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Down syndrome is the most common form of congenital intellectual disability. It is caused by an extra copy or piece of chromosome 21 in all or most of the person’s cells. Down syndrome is also known as astrisomy 21 because ther are three copies of chromosome 21 rather than the usual two. The characteristic features of Down syndrome are due to an error in cell division that occurs before, or shortly after, conception. This error affects the physical and mental development of a person.
Chromosomes hold the body’s genetic blueprint. Most cells in the body contain 22 pairs of chromosomes and a 23rd set of either XX (in females) or XY (in males) for a total of 46 chromosomes. Reproductive cells, eggs and sperm, contain a single set of 23 chromosomes that combine to form a complete set of 46 when an egg is fertilised (half from each parent). In most cases of Down syndrome, random chance leads to an extra copy of chromosome 21 appearing in either the egg or sperm. This extra copy becomes part of the fertilised egg and is replicated in the embryo’s cells. This form of trisomy 21, accounts for about 95% of cases.
The error may also occur after conception, in the developing embryo. During development, some cells may replicate 47 chromosomes, while others have 46. This is called mosaic trisomy 21.
In another rare form of the syndrome called translocation trisomy 21, where a piece of chromosome 21 becomes joined to another chromosome before or at conception. Even though the fetus has 46 chromosomes, each cell contains an extra portion of chromosome 21 in its cells.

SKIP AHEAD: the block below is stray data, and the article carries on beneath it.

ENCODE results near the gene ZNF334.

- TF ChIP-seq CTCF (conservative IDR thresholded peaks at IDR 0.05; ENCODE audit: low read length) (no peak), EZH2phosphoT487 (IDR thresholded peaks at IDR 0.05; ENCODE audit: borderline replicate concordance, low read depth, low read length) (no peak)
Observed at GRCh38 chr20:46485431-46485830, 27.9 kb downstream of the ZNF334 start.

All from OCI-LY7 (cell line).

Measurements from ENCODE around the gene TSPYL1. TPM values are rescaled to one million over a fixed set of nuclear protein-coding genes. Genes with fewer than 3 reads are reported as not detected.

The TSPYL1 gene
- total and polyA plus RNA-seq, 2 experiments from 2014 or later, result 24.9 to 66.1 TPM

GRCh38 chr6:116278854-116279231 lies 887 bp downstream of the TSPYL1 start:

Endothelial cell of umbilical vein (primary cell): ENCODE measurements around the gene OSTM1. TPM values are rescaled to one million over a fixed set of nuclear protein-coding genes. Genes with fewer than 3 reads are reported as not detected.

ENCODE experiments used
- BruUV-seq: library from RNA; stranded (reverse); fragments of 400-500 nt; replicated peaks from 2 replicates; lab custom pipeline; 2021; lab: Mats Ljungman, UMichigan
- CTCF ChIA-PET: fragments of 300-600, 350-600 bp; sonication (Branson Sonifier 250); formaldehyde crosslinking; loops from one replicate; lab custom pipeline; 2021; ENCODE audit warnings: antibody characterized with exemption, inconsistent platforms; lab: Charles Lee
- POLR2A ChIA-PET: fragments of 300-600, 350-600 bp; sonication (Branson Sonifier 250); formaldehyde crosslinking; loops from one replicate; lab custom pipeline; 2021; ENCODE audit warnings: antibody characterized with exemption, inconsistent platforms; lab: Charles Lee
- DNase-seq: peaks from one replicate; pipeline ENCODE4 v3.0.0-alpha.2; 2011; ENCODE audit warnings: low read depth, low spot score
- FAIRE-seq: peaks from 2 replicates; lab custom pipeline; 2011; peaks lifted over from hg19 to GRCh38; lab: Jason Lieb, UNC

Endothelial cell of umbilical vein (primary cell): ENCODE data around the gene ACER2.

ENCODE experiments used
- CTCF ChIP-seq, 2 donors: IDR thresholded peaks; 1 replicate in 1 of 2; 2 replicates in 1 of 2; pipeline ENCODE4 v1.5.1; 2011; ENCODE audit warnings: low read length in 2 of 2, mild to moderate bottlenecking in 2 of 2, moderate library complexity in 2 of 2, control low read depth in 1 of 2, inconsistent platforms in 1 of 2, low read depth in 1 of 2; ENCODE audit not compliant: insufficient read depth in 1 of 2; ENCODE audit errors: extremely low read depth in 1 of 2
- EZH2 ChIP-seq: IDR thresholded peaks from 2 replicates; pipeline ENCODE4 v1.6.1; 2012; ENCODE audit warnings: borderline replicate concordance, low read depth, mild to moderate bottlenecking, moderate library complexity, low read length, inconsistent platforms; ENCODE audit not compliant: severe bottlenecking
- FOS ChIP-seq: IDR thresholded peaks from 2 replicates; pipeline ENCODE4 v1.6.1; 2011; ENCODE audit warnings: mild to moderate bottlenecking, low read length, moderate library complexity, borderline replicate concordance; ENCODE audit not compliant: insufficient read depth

Individuals with additional chromosome 21 genetic material, regardless of the cause, will develop some of the features of Down syndrome. The most common features associated with Down syndrome include: low muscle tone ( babies appear "floppy"), flat facial features, with a small nose, almond-shaped eyes, small skin folds on the inner corner of the eyes, small and abnormally shaped ears, single deep crease across the centre of the palm. About half of the babies with Down syndrome have heart defects and approximately 1 in 10 will have gastrointestinal problems.
Approximately 1 in 1,100 babies in Australia are born with Down syndrome. This is less than the worldwide birth rate of around 1 in 700 due to the high termination rates in Australia. The chance of having a baby with Down syndrome increases significantly with a woman's age. Among pregnant women aged 30 years, 1 in 890 will have a fetus with Down syndrome. By 35 years of age, the chance of having a fetus with Down syndrome is 1 in 355 and by 44 years of age, the chance increases to 1 in 35 pregnancies.
Most (66%) fetuses with Down syndrome occur in women under 35 years of age.
Last Review Date: Decemeber 30, 2018